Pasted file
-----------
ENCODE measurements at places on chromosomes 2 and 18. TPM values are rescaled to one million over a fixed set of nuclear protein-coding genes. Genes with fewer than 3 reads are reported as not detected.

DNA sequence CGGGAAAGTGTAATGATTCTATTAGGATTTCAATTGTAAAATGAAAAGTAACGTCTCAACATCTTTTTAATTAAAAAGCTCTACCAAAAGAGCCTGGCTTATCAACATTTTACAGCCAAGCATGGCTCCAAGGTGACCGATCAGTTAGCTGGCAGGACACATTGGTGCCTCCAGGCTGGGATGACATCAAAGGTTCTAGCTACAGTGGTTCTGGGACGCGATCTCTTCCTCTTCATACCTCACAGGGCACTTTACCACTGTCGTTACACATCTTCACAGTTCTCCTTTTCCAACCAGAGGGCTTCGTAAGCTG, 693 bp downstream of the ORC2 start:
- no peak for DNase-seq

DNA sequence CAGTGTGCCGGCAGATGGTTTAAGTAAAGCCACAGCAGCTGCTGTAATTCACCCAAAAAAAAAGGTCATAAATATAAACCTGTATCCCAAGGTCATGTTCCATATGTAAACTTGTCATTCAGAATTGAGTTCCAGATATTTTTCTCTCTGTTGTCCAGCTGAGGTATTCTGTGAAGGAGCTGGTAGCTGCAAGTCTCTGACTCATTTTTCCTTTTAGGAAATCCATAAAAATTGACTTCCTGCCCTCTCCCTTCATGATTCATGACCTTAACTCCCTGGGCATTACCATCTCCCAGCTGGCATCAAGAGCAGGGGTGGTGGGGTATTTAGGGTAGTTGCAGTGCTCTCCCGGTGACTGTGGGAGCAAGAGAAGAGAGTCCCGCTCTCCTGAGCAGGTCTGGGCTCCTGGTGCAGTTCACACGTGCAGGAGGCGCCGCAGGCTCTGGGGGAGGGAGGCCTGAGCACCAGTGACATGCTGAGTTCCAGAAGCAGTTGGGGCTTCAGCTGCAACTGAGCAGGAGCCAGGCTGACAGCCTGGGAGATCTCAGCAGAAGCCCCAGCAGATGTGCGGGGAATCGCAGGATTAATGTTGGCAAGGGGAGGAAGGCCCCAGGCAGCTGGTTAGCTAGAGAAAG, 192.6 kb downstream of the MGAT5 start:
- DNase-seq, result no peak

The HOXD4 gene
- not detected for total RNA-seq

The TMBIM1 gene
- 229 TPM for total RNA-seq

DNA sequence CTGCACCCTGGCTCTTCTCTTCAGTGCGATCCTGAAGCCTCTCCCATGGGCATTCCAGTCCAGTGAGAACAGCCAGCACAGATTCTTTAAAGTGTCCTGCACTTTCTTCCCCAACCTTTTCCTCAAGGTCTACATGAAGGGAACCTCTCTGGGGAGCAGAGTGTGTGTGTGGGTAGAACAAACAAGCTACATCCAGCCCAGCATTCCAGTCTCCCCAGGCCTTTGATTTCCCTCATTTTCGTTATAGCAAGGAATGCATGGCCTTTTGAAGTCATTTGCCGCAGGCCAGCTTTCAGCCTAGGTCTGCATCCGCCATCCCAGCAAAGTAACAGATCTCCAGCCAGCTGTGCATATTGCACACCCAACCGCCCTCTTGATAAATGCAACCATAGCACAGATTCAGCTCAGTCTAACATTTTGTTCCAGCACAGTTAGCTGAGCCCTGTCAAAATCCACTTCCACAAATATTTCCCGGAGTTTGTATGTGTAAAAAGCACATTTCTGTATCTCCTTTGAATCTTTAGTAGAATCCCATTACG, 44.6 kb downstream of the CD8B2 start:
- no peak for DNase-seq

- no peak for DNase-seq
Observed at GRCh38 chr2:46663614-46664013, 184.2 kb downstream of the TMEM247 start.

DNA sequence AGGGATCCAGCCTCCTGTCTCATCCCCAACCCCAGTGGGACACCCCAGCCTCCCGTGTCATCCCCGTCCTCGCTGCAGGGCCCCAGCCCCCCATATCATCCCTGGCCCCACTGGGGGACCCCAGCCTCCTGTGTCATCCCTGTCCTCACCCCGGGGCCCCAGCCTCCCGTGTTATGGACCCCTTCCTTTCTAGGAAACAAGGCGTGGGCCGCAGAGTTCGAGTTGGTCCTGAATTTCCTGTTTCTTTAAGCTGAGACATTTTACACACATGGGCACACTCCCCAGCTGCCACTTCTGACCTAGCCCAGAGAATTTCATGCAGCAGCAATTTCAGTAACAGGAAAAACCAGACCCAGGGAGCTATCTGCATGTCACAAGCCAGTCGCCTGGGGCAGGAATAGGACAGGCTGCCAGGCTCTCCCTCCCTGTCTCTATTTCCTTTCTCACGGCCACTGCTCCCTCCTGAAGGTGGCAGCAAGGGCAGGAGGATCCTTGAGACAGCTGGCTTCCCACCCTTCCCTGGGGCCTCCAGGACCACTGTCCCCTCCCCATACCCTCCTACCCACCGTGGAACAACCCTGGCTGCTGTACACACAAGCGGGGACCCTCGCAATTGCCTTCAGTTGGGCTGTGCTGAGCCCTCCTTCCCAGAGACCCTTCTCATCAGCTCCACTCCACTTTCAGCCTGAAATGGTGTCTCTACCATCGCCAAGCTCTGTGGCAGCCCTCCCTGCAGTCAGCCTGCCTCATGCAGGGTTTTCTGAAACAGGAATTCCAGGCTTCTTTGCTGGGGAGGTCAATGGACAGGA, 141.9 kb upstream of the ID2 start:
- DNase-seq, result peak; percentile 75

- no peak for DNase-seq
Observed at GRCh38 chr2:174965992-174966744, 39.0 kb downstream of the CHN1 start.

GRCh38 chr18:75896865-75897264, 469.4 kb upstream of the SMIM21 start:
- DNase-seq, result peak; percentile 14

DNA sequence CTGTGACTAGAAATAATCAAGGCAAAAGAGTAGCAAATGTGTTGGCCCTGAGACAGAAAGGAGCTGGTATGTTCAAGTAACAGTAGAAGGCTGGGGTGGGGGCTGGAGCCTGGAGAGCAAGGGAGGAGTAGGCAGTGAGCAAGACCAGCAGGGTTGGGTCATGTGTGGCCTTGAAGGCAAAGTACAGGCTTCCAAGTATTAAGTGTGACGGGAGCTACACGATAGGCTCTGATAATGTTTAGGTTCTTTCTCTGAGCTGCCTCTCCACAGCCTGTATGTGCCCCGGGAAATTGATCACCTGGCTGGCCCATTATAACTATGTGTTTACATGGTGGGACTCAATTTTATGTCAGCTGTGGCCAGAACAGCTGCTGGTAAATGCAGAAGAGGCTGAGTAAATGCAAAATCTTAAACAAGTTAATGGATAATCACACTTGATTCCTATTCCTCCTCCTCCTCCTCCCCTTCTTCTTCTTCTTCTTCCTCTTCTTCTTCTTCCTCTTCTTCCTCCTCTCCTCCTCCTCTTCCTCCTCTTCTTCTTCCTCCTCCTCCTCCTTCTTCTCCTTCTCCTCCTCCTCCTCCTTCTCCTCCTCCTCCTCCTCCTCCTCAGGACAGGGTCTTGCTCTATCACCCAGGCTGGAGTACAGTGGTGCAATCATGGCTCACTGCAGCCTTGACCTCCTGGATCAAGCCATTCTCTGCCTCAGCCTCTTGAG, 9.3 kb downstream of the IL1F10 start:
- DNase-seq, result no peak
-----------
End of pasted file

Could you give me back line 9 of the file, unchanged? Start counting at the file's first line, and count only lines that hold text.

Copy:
- 229 TPM for total RNA-seq